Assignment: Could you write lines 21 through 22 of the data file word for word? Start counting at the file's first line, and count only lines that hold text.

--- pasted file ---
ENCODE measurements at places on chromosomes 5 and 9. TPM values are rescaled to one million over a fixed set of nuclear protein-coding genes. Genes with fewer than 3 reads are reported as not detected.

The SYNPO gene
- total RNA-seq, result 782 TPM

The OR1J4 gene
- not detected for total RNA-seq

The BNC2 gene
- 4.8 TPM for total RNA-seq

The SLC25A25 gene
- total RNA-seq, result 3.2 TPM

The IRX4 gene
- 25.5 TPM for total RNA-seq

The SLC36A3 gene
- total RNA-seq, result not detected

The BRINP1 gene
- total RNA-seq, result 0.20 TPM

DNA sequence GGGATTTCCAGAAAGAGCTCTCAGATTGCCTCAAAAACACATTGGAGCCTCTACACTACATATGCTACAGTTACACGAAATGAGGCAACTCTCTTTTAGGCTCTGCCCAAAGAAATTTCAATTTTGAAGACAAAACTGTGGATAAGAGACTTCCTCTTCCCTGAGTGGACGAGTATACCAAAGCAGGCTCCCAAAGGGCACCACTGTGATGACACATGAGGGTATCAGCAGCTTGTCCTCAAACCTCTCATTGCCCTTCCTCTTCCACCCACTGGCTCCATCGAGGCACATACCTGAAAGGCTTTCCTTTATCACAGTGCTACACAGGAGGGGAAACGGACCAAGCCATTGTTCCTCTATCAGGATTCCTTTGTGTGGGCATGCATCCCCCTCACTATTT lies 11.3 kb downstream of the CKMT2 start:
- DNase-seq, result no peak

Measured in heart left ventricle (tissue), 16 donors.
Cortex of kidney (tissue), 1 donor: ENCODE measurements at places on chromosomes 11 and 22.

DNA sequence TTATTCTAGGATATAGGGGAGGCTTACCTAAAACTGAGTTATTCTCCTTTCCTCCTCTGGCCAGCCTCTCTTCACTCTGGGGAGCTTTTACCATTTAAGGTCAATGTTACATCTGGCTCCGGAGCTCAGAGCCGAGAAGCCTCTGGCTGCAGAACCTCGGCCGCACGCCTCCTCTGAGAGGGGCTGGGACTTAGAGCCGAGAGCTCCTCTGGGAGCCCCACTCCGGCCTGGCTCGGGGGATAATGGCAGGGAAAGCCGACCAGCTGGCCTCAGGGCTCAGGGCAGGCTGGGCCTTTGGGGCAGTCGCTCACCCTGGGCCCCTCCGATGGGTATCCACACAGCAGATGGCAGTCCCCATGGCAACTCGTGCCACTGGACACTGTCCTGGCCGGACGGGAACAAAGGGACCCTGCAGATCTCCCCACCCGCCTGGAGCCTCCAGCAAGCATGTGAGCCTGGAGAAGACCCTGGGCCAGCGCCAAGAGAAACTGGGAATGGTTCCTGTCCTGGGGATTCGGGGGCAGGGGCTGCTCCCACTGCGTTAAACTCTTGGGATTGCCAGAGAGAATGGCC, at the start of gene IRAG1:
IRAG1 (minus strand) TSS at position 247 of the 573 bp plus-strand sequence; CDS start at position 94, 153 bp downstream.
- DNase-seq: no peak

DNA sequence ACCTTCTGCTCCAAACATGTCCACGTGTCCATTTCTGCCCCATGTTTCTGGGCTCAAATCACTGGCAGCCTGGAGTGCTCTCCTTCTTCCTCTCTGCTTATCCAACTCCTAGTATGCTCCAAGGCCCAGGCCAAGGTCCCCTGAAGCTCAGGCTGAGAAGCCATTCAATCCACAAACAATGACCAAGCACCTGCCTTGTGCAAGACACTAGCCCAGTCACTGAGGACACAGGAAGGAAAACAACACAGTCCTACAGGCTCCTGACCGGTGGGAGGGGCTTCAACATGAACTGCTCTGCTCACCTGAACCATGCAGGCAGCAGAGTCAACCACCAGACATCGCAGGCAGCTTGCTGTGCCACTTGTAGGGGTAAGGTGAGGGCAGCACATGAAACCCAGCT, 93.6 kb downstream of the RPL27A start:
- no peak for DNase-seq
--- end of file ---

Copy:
IRAG1 (minus strand) TSS at position 247 of the 573 bp plus-strand sequence; CDS start at position 94, 153 bp downstream.
- DNase-seq: no peak